On Monday the 20th, I went to New York to visit the Archives and Records Management Section of the United Nations. I’ll write why in a moment, but first let me try to express how surprising this experience was. After meeting with several project partners at a nearby hotel restaurant to discuss and lay plans for our upcoming work, we walked a few chilly blocks to an utterly unexceptional door. We were buzzed through and confronted by a small sign, equally unremarkable and easily overlooked from outside.
This might not seem so surprising, but after having worked in a library for years, living and breathing the importance of providing information to users, I suppose I was expecting a slightly more grand or inspiring entrance…
But it was here that I and the rest of the project team, surrounded by the historic documents of the United Nations, met with the chief of the Archives Unit, Paola Casini, to discuss what I believe may be our most important contribution to both scholarship and the international community: the digitization of the United Nations War Crimes Commission documents.
For the last few years the Boatwright Memorial Library has been collaborating with the Muse Law Library to digitize the papers of the International Military Tribunal for the Far East – better known as the Tokyo War Crimes Trial. In its Special Collections, the Law Library holds a nearly complete collection of the papers of the tribunal, which were a gift from the family of David Nelson Sutton, a 1915 Richmond College graduate who served as Associate Counsel to the Prosecution during the trial. Sutton’s duties for the prosecution included questioning witnesses and presenting evidence related to the charges associated with the “Rape of Nanking” and Imperial Japan’s illegal narcotics trade.
Library staff and University of Richmond students have been scanning, extracting text, and using an XML format called TEI to encode data and description within the documents themselves. Our goal is to produce an openly accessible and fully searchable archive of the court-produced documents that leverages the strengths of XML-based documents for the purposes of presentation and manipulation. For example, specific XML tags are required within the files to normalize personal and organizational names throughout the collection, to link entire documents or portions of documents to others, and to georeference place names. Proper XML tagging, combined with the use of predefined thesauri, will allow faceted searching and potentially revealing presentations of the resulting data.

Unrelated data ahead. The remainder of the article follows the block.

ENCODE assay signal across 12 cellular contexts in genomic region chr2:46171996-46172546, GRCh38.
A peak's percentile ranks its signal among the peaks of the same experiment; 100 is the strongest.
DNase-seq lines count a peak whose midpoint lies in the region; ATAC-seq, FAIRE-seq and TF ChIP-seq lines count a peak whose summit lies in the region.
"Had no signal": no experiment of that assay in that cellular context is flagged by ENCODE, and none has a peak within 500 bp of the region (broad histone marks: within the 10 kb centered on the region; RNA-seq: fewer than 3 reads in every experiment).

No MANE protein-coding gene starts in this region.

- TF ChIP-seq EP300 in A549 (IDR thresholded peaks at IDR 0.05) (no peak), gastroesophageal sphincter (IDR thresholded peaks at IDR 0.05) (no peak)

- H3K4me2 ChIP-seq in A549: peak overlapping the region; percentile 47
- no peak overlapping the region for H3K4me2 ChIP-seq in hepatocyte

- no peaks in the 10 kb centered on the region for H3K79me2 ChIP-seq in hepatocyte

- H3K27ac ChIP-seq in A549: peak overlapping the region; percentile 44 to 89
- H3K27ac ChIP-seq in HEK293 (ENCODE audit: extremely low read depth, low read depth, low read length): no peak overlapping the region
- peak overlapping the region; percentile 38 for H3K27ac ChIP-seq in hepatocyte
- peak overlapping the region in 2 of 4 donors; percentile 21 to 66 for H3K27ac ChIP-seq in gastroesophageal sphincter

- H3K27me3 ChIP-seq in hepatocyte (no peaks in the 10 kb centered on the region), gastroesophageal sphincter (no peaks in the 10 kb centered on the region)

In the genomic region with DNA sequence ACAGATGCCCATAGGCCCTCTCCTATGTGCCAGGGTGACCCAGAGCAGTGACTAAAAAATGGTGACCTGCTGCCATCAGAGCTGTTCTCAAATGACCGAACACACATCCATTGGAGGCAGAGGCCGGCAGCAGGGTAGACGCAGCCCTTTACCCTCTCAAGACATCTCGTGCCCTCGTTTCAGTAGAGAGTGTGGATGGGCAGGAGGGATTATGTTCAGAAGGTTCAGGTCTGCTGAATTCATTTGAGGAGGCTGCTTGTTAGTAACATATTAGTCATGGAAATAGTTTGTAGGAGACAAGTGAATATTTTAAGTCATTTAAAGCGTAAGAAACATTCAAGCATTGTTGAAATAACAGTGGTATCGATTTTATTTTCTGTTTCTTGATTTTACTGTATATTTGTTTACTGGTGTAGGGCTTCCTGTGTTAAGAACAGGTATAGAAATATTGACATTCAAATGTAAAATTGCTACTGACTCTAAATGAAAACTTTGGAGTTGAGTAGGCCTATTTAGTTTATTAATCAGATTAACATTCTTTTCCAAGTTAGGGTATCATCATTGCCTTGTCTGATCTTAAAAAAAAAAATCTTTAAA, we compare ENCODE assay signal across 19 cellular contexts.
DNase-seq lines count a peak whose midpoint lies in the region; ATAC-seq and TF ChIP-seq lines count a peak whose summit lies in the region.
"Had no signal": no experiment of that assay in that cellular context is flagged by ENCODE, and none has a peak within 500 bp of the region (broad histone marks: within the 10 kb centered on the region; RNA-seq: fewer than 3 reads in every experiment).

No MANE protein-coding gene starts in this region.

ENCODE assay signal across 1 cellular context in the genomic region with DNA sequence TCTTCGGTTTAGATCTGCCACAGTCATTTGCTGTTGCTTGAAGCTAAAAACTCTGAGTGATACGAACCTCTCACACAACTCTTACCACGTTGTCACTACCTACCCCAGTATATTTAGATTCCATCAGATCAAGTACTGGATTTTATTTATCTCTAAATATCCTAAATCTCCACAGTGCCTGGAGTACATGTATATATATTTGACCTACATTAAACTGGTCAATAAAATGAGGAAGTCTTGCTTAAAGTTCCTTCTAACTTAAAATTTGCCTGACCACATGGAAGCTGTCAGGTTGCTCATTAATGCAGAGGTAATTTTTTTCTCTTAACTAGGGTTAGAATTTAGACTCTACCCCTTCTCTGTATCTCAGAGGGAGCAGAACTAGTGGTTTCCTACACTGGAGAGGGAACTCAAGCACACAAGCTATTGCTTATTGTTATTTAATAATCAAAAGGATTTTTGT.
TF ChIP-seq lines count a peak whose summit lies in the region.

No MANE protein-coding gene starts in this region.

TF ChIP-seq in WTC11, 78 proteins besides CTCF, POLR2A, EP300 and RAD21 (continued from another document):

As part of this work, the University of Richmond has become a partner of the International Criminal Court’s Legal Tools Database project, contributing PDF versions of our Tokyo Trial documents to that resource. The overarching goal of the Legal Tools Database is to provide free and open access to legal information necessary for the prosecution of war crimes, crimes against humanity, genocide and other crimes within the jurisdiction of the ICC. By compiling all primary legal sources related to prosecuting violations of international criminal law, developing case management applications, and providing an e-learning platform, the project will equip legal practitioners in developing nations with the tools they need to do their work. The Nuremberg and Tokyo Tribunals were vital in identifying the need for a permanent international court to the young United Nations, and their records are of great value to the project.
Our meetings were productive on Monday, and outlined an ambitious path forward in our respective projects. At the University of Richmond, we will complete our local digitization of Tokyo Trial documents and work with the UN Archives to identify the UNWCC materials not present in the Law Library’s collection as priorities for digitization. Other project partners will work to digitize papers from various nations’ military courts, including those of the United Kingdom, Poland and, eventually, the United States. While the rest of the team went to lunch I stayed at the archives, reviewing several reels of microfilm to verify that these will all be uploaded to the Legal Tools Database and freely available for use by researchers, students and legal professionals alike.
To wrap this up, I must say how thankful I am that our work at the library and the University of Richmond can, in some small way, contribute to an important international project like the Legal Tools Database and, ultimately, to the greater good. Our work continues, and if you are interested in participating please don’t hesitate to contact us.